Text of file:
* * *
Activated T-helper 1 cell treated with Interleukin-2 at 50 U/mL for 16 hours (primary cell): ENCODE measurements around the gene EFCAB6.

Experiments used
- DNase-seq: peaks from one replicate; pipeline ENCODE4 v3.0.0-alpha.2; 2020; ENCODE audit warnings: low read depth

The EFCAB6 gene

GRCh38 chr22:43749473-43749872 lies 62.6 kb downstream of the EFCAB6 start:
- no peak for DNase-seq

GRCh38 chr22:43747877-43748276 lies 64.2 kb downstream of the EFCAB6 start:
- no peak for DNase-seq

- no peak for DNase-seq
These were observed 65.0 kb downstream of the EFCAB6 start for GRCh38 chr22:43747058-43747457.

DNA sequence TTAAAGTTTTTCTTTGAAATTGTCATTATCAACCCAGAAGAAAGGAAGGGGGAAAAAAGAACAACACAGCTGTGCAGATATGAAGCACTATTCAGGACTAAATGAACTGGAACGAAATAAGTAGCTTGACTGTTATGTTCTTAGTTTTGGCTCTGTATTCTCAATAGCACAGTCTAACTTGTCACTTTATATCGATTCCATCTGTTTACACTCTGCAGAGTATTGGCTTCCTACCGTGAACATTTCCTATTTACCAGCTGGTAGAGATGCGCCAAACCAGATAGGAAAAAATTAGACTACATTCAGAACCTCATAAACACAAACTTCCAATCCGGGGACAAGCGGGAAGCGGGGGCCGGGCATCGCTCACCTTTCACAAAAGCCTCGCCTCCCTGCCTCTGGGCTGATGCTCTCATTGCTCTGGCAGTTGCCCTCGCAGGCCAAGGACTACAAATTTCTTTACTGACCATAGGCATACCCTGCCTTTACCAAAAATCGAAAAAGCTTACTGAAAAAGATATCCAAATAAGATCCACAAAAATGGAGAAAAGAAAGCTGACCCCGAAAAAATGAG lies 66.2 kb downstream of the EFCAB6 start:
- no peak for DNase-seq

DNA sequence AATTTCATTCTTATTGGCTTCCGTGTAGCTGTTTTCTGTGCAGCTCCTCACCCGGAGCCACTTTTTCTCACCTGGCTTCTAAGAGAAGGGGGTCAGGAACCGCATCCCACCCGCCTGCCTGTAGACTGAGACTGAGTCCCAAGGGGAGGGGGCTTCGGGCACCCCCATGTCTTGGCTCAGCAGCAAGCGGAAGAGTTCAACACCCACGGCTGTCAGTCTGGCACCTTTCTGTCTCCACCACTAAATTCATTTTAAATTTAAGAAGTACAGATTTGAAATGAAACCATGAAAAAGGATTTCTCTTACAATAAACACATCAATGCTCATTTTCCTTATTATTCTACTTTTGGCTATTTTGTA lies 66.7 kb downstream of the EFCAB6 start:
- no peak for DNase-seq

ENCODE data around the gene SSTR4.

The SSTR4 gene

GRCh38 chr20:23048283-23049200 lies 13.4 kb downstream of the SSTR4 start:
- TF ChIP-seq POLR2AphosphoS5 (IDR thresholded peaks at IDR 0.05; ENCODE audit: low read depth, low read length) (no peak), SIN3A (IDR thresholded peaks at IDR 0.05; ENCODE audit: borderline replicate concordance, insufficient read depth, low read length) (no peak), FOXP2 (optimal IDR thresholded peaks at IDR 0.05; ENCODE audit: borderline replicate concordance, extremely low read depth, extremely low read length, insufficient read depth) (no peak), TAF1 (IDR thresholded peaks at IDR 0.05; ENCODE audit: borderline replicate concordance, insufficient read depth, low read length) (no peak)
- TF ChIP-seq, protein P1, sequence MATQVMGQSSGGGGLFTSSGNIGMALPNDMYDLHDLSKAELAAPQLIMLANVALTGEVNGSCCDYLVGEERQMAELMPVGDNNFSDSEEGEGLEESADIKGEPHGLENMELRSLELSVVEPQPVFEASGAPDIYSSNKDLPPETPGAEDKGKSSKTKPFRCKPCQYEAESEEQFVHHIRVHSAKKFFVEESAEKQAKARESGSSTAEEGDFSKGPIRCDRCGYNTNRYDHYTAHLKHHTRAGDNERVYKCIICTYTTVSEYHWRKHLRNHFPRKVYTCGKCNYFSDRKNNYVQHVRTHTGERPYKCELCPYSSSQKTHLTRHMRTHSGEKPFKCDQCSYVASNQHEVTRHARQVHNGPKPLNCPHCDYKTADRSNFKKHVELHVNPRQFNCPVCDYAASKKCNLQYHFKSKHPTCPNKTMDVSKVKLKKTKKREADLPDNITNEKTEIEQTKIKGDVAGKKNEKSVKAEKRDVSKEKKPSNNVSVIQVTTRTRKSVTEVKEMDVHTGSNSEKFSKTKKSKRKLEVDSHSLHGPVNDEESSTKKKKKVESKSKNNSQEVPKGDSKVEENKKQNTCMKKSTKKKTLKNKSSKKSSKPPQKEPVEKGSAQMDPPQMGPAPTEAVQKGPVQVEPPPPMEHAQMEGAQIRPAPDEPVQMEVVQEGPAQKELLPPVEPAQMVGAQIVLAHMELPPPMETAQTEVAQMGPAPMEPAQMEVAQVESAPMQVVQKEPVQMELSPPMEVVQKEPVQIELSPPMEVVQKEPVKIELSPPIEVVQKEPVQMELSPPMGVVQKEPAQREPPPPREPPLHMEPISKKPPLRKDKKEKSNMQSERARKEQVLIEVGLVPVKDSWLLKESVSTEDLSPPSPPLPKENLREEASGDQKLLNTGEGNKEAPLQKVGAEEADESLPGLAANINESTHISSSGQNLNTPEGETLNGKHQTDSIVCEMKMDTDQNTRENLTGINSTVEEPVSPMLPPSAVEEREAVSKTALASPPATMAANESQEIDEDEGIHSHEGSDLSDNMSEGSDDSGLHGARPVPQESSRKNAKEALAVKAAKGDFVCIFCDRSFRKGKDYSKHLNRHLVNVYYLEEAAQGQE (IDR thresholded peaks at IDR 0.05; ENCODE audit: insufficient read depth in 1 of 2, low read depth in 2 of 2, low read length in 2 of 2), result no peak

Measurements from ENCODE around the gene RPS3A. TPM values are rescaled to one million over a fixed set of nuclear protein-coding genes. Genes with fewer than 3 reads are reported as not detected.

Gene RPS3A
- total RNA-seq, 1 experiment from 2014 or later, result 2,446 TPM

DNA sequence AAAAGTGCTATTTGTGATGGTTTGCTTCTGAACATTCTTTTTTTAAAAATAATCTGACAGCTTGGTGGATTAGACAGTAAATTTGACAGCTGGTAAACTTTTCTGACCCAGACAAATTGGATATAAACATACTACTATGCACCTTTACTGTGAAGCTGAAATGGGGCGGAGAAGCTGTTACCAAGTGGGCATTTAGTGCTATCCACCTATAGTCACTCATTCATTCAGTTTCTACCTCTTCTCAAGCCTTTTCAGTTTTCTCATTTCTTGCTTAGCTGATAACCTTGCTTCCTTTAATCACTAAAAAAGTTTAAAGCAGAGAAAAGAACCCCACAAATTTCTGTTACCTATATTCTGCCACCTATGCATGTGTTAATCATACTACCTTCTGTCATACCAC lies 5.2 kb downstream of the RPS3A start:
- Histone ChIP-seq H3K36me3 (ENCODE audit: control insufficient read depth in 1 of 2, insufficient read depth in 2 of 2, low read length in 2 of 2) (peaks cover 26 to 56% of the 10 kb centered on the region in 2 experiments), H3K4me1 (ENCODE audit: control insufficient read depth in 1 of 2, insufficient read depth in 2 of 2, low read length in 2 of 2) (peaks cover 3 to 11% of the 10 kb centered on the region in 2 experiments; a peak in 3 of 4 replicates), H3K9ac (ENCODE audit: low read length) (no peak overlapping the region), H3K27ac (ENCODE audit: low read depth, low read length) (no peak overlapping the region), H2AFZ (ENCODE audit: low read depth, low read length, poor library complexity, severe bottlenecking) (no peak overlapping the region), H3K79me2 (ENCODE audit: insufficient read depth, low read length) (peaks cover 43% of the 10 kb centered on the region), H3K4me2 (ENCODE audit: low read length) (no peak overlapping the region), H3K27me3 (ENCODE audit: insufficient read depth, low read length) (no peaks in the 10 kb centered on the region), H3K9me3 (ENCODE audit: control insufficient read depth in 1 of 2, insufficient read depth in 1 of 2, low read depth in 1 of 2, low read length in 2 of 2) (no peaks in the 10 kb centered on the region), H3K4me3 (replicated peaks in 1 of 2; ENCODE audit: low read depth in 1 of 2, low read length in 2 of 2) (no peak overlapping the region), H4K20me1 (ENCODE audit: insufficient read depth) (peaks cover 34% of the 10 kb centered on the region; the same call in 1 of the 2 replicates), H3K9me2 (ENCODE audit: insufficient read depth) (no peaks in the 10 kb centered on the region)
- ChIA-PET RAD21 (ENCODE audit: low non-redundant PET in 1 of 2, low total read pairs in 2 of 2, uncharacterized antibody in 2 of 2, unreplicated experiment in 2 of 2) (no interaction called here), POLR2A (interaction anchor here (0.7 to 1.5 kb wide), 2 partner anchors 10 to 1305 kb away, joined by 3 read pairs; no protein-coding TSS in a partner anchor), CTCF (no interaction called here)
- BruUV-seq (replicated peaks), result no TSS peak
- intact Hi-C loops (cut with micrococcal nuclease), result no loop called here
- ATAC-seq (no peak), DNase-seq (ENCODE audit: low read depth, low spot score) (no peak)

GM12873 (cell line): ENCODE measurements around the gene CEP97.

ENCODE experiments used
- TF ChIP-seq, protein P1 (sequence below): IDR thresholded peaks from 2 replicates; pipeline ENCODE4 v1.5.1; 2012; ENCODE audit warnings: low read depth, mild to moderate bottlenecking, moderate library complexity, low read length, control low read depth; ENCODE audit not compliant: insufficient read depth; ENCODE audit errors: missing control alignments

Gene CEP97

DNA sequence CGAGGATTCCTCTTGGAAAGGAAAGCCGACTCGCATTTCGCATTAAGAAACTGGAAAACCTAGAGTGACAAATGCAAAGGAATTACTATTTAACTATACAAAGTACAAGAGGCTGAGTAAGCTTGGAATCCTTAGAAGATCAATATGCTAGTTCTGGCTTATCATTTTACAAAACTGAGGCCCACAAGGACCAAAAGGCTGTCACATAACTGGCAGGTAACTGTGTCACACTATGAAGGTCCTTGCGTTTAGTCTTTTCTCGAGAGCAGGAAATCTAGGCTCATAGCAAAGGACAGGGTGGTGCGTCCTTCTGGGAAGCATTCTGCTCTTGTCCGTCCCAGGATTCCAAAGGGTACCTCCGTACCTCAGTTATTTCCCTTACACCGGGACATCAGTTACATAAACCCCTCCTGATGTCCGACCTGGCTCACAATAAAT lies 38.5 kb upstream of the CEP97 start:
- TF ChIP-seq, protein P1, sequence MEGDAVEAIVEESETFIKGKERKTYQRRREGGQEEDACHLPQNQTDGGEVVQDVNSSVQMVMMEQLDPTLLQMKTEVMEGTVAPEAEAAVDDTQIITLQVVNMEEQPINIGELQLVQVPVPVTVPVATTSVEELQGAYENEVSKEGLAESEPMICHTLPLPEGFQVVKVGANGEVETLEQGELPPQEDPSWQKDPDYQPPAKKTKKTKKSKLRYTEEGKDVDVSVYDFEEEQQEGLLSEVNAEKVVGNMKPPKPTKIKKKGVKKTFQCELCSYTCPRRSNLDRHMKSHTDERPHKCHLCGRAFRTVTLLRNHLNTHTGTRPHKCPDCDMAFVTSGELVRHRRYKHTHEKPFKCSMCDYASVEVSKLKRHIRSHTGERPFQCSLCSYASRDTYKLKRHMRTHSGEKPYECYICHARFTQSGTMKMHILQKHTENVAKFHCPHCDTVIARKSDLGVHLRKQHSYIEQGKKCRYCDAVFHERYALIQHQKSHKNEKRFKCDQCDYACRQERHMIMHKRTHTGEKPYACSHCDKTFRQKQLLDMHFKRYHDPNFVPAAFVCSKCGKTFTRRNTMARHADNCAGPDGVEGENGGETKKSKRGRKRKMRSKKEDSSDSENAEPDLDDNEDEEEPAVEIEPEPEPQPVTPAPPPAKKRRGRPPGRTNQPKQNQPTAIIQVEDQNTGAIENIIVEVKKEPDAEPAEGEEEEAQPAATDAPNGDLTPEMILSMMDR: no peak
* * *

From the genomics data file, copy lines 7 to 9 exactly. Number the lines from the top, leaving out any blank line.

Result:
GRCh38 chr22:43747877-43748276 lies 64.2 kb downstream of the EFCAB6 start:
- no peak for DNase-seq

- no peak for DNase-seq